SLEEP APNOEA SURGERY FAQ:
Is sleep apnoea only a disorder of obese people?
The majority of the population have what we call an “intermediate craniofacial load”. What this really means is that at normal weight we have sufficient anatomical space that we do not have sleep apnoea. As we gain weight we deposit fat around the throat (pharynx) and this leads to compromise of the airway. A few people have such fantastic craniofacial skeletons that they can gain a large amount of weight and still have no airway compromise. 30% of the population have a “deficiency” of their craniofacial skeleton, so may have sleep apnoea even at normal body weight, simply because there is not enough room. So the disorder is not just one of obese people, and it can affect young adults as well.
Why is it important to have surgery as an option for sleep apnoea?
Sleep apnoea is a disorder that can have potentially serious and detrimental long term health implications. That moderate and severe sleep apnoea warrants treatment is fairly universally accepted. CPAP (a machine that delivers positive air pressure to splint the airway open) is an effective treatment, when it’s tolerated! For CPAP to be considered effective, you need to use it 4 hours per night for 5 nights a week. That’s about half of average sleep time in adults. Yet with this in mind, compliance rates with CPAP are only 40%. Many people cannot tolerate having a mask strapped to their face whilst asleep. Additionally, although modern machines are very good, the device can still cause partner disturbance. For many young people, the thought of spending the rest of their life with a CPAP machine is daunting, not to mention the impracticalities of travel.
A second conservative option is a mandibular advancement splint (a jaw splint designed to pull the lower jaw forwards, and hence pull the tongue forwards). Efficacy of such splints is inversely proportional to the severity of sleep apnoea. If these two options fail or are not tolerated, there is an option of surgery to try and increase airway space and stabilise the upper airway during sleep.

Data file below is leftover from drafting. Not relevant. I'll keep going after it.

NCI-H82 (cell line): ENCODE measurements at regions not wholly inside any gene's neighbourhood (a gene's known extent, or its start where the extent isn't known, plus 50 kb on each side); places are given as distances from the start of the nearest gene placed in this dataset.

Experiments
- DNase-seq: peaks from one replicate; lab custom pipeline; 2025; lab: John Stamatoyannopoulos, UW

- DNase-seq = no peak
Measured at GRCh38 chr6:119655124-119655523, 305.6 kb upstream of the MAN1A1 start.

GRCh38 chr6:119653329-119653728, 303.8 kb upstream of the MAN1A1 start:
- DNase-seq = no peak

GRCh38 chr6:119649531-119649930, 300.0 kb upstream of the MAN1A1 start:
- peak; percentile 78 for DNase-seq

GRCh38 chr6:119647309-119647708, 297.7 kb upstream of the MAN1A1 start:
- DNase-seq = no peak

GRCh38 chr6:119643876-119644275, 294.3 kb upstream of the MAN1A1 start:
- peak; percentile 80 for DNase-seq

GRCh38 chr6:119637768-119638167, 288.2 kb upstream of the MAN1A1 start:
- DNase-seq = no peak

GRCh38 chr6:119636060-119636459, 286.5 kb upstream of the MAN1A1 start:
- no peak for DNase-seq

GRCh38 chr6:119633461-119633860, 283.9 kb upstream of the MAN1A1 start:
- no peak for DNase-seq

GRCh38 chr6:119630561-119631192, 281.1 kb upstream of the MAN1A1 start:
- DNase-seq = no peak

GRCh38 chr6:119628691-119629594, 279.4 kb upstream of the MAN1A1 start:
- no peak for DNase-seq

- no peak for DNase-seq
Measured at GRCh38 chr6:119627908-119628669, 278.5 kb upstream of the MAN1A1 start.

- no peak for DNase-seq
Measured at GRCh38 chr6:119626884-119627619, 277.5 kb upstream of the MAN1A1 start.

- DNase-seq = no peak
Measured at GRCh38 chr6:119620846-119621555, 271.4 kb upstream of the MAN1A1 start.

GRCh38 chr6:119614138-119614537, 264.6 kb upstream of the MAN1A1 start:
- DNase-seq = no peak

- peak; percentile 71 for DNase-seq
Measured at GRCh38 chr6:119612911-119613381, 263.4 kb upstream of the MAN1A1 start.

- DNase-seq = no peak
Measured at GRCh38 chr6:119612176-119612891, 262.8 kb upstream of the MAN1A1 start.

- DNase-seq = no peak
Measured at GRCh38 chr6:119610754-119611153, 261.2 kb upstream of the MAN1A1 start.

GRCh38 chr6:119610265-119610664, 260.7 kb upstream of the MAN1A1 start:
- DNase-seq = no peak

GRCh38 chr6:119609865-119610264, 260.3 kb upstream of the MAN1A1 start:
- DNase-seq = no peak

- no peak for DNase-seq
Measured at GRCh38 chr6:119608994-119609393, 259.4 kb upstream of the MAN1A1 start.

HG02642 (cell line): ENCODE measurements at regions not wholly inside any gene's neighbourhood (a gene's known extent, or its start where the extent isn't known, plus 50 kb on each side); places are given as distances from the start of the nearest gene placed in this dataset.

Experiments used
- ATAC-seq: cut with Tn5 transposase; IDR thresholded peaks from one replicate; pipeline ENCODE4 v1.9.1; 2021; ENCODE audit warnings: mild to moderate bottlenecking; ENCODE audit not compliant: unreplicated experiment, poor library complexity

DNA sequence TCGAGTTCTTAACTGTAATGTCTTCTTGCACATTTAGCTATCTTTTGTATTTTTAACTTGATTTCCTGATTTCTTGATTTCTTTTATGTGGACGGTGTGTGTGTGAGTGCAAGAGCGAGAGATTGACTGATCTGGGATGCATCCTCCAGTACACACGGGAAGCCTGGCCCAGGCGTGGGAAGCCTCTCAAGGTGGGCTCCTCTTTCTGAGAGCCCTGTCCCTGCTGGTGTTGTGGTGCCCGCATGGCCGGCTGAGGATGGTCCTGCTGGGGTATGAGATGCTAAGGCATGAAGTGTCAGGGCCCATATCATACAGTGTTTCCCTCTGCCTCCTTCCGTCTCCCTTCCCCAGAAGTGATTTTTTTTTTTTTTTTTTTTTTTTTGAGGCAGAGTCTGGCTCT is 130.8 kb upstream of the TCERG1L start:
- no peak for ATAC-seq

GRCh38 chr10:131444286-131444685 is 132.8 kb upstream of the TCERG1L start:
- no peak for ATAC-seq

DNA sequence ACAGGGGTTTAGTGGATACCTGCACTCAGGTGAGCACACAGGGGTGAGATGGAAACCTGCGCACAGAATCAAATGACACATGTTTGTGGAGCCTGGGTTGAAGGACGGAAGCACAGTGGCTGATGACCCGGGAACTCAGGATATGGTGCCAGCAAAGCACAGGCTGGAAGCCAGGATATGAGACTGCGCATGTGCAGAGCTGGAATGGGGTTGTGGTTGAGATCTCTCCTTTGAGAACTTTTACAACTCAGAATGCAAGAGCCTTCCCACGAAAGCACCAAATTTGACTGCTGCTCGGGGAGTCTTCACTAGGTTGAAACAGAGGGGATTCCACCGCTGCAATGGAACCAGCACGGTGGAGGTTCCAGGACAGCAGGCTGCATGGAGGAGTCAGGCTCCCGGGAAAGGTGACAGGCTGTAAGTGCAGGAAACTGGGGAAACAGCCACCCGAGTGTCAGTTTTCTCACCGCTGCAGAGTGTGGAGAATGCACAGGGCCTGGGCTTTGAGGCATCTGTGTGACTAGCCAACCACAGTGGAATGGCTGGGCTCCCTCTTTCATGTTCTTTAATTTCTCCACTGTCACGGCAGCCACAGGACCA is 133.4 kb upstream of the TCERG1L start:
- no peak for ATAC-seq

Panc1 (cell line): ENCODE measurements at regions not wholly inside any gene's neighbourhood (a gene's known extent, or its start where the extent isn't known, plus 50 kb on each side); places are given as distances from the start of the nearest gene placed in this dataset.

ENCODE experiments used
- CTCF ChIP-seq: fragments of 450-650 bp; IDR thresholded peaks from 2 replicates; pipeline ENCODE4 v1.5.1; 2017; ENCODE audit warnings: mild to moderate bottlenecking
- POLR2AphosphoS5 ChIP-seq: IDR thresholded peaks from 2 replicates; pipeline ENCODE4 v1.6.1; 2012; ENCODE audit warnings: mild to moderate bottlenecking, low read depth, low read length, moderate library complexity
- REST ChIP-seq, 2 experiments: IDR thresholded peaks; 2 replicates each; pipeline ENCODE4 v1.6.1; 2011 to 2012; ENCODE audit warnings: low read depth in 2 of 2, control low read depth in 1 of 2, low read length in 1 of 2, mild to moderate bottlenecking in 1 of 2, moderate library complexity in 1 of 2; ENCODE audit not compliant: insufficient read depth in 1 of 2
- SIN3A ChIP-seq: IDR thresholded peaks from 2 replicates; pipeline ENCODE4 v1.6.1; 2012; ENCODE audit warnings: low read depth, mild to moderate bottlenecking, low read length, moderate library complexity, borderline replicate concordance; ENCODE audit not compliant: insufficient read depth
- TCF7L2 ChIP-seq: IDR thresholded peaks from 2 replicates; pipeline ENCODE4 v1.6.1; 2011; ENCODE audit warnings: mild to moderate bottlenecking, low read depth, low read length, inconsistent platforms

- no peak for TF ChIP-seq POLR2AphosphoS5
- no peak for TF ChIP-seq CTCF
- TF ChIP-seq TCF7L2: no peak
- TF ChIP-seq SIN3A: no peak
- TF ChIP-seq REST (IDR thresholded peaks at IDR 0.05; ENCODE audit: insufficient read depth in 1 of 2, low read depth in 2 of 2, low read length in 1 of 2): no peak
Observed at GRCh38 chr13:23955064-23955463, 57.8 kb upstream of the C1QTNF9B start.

Is surgery a perfect treatment? Definitely not. Is everyone cured? No (see below). Is it for everyone? No. Does it carry some risk? Yes. Nevertheless, where other conservative options have failed, it is a reasonable option for management.
Although I am a surgeon, I always advocate conservative treatment first, if my patient is entertaining the idea. Nevertheless it is reasonable to consider surgery as the first option for treatment in some cases, for reasons cited above.
I heard / read that sleep apnoea surgery has a bad reputation, is this true?
For many years, the scope of surgery for snoring and sleep apnoea was confined to one operation, uvulopalatopharyngoplasty. Understanding of upper airway physiology was in its infancy, and not surprisingly this one operation failed to address the full problem in many cases. It is also a procedure that carries some morbidity in terms of recovery, because of associated pain. It is no wonder that the concept of surgery for sleep apnoea became an idea that was baulked at by our respiratory medicine colleagues.
Furthermore, even with modern airway surgery techniques, proving surgery works is a challenge. We know it can help people on a case by case basis, but the highest level of evidence demands a double blind, randomized, prospective, controlled trial. This may be possible for a trial of a new drug, but it is impossible to blind a surgeon to the operation he or she is performing, and unethical to subject patients to a “sham” operation for comparison purposes! This is true of any surgery – we know taking out a gallbladder for gallstones improves quality of life, but there is no highest level evidence to support this. Fortunately, sleep surgeons have always placed stringent criteria on defining surgical success, and because of previous criticism over surgery, more and more well designed trials demonstrating surgical efficacy are being published each year.
The concept of multi-stage protocols for management of sleep apnoea dates back to 1993, when Riley & Powell (Stanford) published their data on surgical management of sleep apnoea. Several procedures for managing the upper airway have been conceived and have evolved since. Each year, outcomes from current protocols are assessed and the protocols are refined to try and maximise outcomes in the smallest number of stages possible, depending on the patient’s clinical and radiological assessment of their anatomy. As a result, modern airway surgery protocols are robust and outcomes are good.
Will I be cured with a straightforward or single operation?